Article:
Little does Nurse Cherry realize when distinguished Sir Ian Barclay is rushed by his nephew Lloyd to Hilton Hospital that her newest case will carry her north to misty, sea-beaten Balfour Island, off the rugged coast of wind-swept Newfoundland. "Sudden hemorrhage of a peptic ulcer," Dr. Joe Fortune had quickly diagnosed, and Cherry is assigned to care for the truculent but endearing old Scotsman. Cherry soon suspects that more than illness is worrying the peppery owner of the Balfour Iron Mines, and her suspicions only deepen upon their arrival at Barclay House on Balfour Island.
True, there is trouble at the mines. But the mysterious actions of Sir Ian's erstwhile friend, Jock Cameron, force Cherry to conclude that trouble of even greater consequence is in the making. What hold does the industrialist Broderick have over Sir Ian? Who is "Little Joe" Tweed, and why does his trawler Heron ride at anchor off Balfour Island?
The startling solution to this baffling mystery waits for Cherry in three different places: deep in the salt-stained recesses of Rogues' Cave, in the musty tower room of Barclay House, and in the hole on the hill. But first Cherry must face the effects of an island storm, as she and the island doctor struggle to save the crew of a shoal-wrecked boat.
About the Author
Helen Wells, was a social worker turned full-time writer, and, like her most famous heroine, an Illinois native who loved New York City.
She was born Helen Weinsk on March 29, 1910, in Danville, Illinois. Her brother, Robert, has said that "Danville is pretty much the town that Cherry Ames lived in, and our house was her house." The family moved to New York City when Helen was about seven, and she loved New York. The family retained ties to Danville, however; almost every summer, they spent some time visiting relatives there. As a teenager, Wells studied painting at the Art Students League in New York City; she also studied music. At New York University, she became the first female editor of the school's literary quarterly. She graduated from NYU in 1934, with a major in philosophy and a minor in sociology and psychology. After graduation, she worked for a time as a social worker and began to write for magazines, and eventually turned to writing full-time after winning prizes in two short-story contests.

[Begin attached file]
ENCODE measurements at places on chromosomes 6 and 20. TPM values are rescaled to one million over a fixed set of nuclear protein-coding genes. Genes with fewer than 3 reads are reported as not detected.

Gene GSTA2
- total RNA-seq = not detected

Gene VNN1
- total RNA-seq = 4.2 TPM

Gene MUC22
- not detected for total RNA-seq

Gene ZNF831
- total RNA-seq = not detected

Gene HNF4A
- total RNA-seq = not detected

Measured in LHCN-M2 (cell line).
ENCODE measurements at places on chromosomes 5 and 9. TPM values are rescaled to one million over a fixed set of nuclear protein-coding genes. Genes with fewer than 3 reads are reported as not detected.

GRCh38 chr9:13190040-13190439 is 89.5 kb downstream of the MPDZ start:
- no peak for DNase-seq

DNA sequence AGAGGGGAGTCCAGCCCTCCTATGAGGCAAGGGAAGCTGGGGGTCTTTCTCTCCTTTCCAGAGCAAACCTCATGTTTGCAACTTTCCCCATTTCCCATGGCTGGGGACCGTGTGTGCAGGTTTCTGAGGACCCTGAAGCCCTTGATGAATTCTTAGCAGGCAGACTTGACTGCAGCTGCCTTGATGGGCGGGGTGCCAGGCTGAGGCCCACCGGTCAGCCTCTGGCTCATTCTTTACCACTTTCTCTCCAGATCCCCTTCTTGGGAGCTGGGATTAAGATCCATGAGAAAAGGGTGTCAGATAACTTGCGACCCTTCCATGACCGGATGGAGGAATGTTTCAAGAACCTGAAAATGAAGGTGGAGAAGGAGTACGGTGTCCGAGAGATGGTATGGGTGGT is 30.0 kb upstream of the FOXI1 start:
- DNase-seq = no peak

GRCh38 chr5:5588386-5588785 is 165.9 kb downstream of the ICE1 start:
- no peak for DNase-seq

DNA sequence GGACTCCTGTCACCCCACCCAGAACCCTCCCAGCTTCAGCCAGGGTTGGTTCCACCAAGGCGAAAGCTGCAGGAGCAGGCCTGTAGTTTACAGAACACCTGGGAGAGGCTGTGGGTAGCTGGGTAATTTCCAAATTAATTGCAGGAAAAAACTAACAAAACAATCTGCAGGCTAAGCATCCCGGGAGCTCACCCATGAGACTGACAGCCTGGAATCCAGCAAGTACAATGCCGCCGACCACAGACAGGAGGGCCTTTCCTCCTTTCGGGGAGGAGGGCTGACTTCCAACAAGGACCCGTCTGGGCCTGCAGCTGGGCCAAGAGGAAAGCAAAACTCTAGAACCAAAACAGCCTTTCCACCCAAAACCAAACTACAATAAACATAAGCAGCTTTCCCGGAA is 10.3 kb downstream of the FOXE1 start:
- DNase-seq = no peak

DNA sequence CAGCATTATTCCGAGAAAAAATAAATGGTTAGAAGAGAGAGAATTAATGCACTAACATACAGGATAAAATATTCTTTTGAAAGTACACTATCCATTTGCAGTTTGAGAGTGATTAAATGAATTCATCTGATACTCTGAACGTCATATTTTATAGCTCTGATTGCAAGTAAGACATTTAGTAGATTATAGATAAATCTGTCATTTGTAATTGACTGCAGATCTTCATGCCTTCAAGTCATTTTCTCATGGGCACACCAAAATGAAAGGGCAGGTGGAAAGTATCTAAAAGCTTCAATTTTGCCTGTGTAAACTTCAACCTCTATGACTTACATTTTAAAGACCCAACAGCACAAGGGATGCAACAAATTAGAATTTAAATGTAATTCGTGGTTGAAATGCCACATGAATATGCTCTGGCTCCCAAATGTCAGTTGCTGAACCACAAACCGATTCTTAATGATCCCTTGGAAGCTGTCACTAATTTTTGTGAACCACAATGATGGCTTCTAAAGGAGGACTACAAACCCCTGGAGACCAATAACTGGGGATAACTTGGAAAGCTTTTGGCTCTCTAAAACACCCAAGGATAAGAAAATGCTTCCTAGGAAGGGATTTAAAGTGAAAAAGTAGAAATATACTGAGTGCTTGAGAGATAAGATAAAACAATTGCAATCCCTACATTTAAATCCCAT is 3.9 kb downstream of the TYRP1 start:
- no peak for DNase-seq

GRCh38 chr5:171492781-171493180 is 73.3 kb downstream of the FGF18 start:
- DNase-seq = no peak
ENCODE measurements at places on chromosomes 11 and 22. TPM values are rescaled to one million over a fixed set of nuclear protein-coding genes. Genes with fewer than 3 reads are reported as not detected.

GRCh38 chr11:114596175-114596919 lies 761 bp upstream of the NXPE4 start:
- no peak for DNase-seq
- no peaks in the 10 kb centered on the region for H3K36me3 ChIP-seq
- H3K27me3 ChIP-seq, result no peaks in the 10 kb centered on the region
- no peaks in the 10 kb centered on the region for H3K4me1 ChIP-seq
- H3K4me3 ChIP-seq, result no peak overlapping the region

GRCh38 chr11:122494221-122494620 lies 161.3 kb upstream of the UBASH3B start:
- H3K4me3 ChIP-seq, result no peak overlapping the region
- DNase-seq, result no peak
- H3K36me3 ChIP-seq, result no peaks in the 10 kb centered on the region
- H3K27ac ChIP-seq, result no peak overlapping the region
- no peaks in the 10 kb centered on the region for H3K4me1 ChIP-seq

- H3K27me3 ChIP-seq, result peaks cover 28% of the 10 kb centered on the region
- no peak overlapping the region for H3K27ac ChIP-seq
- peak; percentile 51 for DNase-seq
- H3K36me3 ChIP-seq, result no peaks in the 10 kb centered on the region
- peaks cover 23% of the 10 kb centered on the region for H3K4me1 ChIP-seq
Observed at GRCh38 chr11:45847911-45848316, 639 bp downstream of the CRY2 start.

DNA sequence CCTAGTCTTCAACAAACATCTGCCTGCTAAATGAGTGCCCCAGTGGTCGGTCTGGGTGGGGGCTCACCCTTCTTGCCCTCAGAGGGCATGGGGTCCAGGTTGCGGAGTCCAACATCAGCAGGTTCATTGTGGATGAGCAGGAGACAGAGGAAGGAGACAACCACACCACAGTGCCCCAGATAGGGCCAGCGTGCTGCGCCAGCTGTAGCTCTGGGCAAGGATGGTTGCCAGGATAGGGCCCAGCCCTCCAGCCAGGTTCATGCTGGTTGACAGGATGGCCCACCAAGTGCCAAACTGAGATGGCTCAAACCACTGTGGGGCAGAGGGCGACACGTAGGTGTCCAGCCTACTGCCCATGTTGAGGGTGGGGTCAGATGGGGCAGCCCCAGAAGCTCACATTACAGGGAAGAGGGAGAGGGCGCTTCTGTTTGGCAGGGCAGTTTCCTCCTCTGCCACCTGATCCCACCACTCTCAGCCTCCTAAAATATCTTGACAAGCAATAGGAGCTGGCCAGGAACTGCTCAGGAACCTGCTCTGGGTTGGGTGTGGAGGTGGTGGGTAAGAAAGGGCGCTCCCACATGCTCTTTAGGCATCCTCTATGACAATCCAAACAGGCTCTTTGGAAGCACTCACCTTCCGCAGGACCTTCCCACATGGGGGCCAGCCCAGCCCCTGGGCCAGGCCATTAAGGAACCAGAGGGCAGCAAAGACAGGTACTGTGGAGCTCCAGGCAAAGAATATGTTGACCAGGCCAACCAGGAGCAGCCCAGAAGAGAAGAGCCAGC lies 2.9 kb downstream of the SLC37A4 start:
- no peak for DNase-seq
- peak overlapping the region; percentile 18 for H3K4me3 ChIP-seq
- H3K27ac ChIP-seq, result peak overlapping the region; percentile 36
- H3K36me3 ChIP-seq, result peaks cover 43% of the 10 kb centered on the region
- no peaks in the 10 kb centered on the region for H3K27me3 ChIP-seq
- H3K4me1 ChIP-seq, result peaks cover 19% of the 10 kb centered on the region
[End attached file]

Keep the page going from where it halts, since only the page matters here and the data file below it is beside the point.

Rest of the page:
During World War II, she served as a volunteer with the State Department's Office of the Coordinator of Inter-American Affairs, escorting Latin American visitors in the United States. She traveled widely, visiting Brazil, Spain, France, Austria, Israel, Mexico, England, and several other countries. Among her other interests were reading, theater, ballet, and jazz. She also was a cat lover; two of her cats were Gigi, a blue Persian, and Crissy, an orange Angora. She was active in several author organizations, especially the Mystery Writers of America, and taught writing courses at the Institute of Children's Literature in Redding Ridge, Connecticut.
Helen Wells is best known for the Cherry Ames series, which was published in numerous countries besides the United States, including Canada, Great Britain, Norway, Sweden, Denmark, Finland, Iceland, Japan, France, Italy, Holland, and Bolivia. But Wells wrote two other series. Under her own name, she wrote the Vicki Barr books, about a young mystery-solving flight attendantlike Cherry Ames and Helen Wells herself, another Illinois-to-New York transplant. And, as Francine Lewis, she penned the short-lived Polly French series, published by Whitman in the early 1950s: Polly French of Whitford High, Polly French Takes Charge, and Polly French and the Surprising Stranger; these books, about a young teenager, are aimed at a younger readership.
Among her other books for young people were several so-called Career-Romances for Young Modernsnovels that featured a young woman pursuing a career, published by Julian Messner: The Girl in the White Coat (1953), A Flair for People (1955), Introducing Patti Lewis, Home Economist (1956), and Doctor Betty (1969). Wells also wrote Escape by Night: A Story of the Underground Railway (1953), a "Winston Adventure Book" for young people, based on a true story; and A City for Jean (1956), a novel about a young social worker, for Funk & Wagnalls; and Adam Gimbel, Pioneer Trader (1955) and Barnum, Showman of America (1957) for McKay.
Helen Wells died in New York City on February 10, 1986, and is buried in Danville, Illinois. The 1986 Juvenile Series Writers Conference in Corning, New York, was dedicated to her memory.
Springer Publishing Company is grateful to The Cherry Ames Page website for information on Helen Wells. Please visit www.netwrx1.com/CherryAmes